Report Available! Modelling and identifying IP address space fragmentation pressure points

Despite exhaustion of the IPv4 address space commencing in 2011, the Internet has largely not transitioned to IPv6, and in fact the rate of IPv6 diffusion has recently begun to slow down (Huston, 2018).  The IPv6 transition is expected to take decades and hence problems stemming from issues the lack of scalability of IPv4 will continue to affect the Internet for many years to come.

Indeed, the number of allocated IPv4 address blocks continues to grow; this is enabled due to subdivision of existing allocations into multiple blocks, and is argued to allow un-used or under-utilised address space to be moved to other organisations with greater need.  The amount of address space which could potentially be reallocated in this way is substantial: the volume of routed IPv4 address space is considerably less than the total allocated IPv4 address space (Richter et al., 2015), suggesting that there is a considerable amount of un-used address space which could potentially be transferred to other network operators.

This typically involves partitioning existing IPv4 address blocks into smaller pieces and transferring some of those pieces to other operators.  In some cases operators re-number their networks to free up contiguous address space which is subsequently transferred; while this can result in more effective use of address space it also results in BGP routing table growth, one of the major scaling issues facing the Internet today (Gamba et al., 2017).  In other cases network operators could migrate whole networks from public to private address space and deploy NAT before transferring address space elsewhere.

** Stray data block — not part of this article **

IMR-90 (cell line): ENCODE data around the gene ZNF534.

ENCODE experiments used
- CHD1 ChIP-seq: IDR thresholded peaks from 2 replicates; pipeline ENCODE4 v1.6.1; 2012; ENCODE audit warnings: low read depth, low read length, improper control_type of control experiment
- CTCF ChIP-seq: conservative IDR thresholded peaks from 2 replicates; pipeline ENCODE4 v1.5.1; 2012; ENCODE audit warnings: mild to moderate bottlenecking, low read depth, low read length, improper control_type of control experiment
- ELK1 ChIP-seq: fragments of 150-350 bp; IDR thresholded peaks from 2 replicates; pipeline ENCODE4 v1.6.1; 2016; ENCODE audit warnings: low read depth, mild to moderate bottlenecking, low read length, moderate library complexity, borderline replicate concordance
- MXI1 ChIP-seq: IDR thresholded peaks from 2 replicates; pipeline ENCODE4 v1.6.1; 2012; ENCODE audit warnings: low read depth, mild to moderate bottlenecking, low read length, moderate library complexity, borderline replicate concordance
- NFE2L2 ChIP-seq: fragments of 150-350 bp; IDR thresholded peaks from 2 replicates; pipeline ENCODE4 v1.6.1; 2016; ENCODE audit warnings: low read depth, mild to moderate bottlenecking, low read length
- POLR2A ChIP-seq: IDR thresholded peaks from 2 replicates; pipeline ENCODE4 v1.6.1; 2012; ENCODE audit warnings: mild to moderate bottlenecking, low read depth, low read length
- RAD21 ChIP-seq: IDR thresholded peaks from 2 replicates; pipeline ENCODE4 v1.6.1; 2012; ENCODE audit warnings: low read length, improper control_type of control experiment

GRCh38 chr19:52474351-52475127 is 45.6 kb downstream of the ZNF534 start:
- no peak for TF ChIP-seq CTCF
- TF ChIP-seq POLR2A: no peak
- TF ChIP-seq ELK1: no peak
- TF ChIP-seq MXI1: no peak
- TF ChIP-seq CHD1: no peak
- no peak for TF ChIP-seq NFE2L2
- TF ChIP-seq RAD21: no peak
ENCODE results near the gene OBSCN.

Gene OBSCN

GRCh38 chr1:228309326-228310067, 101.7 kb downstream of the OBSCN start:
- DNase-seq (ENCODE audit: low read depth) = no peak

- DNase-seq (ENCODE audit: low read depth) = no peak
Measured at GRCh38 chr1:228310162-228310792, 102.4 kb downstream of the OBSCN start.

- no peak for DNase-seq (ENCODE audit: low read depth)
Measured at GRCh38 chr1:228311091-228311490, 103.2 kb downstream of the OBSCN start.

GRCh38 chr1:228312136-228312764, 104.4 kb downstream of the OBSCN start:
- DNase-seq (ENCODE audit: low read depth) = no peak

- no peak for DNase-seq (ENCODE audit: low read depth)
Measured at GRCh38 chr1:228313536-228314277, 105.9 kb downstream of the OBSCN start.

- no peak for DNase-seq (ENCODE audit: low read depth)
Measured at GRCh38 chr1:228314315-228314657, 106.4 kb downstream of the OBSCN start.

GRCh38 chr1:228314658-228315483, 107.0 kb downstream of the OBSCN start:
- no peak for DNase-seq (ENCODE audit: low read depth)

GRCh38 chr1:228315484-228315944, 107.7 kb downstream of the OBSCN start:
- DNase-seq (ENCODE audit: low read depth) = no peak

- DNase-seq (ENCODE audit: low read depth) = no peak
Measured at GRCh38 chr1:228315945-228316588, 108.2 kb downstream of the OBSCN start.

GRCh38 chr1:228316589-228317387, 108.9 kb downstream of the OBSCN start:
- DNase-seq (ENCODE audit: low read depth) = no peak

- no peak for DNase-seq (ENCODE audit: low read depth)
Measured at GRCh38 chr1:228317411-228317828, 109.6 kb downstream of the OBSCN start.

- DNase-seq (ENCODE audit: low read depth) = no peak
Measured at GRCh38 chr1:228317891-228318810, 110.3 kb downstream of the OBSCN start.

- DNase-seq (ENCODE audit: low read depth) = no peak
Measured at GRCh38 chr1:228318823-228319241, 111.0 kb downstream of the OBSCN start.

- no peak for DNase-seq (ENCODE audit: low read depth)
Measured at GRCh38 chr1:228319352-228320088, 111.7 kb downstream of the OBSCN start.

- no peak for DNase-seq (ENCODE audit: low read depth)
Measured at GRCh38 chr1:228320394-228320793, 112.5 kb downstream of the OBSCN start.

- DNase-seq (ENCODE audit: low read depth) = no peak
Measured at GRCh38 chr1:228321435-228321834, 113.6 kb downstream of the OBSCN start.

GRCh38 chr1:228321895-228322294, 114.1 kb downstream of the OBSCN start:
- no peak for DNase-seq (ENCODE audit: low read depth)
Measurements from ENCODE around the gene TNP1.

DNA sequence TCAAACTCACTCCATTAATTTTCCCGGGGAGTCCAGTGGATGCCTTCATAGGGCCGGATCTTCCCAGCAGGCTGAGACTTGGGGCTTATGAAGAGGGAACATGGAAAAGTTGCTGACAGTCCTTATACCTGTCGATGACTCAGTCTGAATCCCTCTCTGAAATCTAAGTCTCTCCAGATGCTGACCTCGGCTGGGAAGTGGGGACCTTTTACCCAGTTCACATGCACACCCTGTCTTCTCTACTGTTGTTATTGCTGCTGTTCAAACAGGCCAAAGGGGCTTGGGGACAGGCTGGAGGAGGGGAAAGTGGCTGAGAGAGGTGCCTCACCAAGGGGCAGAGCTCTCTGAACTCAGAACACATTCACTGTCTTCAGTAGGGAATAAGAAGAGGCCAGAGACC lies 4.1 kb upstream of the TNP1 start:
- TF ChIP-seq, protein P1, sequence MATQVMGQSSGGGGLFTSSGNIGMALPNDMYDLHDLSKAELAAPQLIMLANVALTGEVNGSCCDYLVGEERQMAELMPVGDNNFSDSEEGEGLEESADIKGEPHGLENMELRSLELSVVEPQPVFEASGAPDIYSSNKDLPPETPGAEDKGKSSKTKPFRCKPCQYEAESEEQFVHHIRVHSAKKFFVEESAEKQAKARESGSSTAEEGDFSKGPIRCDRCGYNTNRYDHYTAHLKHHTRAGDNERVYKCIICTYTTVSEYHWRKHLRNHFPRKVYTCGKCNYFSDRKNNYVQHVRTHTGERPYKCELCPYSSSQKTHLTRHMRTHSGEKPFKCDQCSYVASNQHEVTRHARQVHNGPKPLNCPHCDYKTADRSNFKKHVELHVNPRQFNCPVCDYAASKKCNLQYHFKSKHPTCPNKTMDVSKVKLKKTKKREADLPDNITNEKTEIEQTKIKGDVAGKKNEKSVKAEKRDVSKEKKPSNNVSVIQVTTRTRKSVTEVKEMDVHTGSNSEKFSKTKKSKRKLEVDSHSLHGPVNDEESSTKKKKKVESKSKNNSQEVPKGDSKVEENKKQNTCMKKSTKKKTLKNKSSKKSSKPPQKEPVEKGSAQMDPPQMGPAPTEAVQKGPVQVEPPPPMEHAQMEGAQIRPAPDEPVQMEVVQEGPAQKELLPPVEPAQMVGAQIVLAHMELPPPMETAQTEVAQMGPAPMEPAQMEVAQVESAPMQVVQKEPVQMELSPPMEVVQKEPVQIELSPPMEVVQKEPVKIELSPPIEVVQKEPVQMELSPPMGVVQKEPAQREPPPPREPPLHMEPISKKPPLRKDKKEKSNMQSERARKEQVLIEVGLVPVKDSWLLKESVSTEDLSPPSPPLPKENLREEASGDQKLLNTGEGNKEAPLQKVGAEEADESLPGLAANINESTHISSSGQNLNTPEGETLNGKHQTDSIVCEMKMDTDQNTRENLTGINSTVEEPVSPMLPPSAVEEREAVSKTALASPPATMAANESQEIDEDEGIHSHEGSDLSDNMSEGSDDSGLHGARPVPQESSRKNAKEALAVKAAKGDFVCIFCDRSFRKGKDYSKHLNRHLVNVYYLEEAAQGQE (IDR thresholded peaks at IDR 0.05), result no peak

Continuing the current practice of dividing address space into ever-smaller allocations while increasingly relying on NAT not only presents challenges for IPv6 diffusion efforts but will increasingly create ‘pressure points’ in economies or regions where allocations are smaller.  Further, it also increases the prevalence of layered NAT (sometimes dubbed ‘double NAT’), which can not only lead to a range of operational problems but which has security implications including the creation of attack points to be targeted by malicious parties and increasing the difficulty of identifying hosts involved in botnet activity (BITAG, 2012).  Nevertheless, there has been nothing to suggest that the practice will end in the foreseeable future.

There has been no modelling to identify economies or regions likely to be first affected by such pressure points, or for how long this practice can continue.  This project will develop a statistical model of the process, thus allowing countries at greatest risk to develop mitigation strategies, providing clarity to the Internet community, and providing stakeholders tasked with stimulating IPv6 diffusion with a better understanding of differences between different countries and economies.

The final report is available here.

Report Available! Collaborative Honeynet Threat Sharing Platform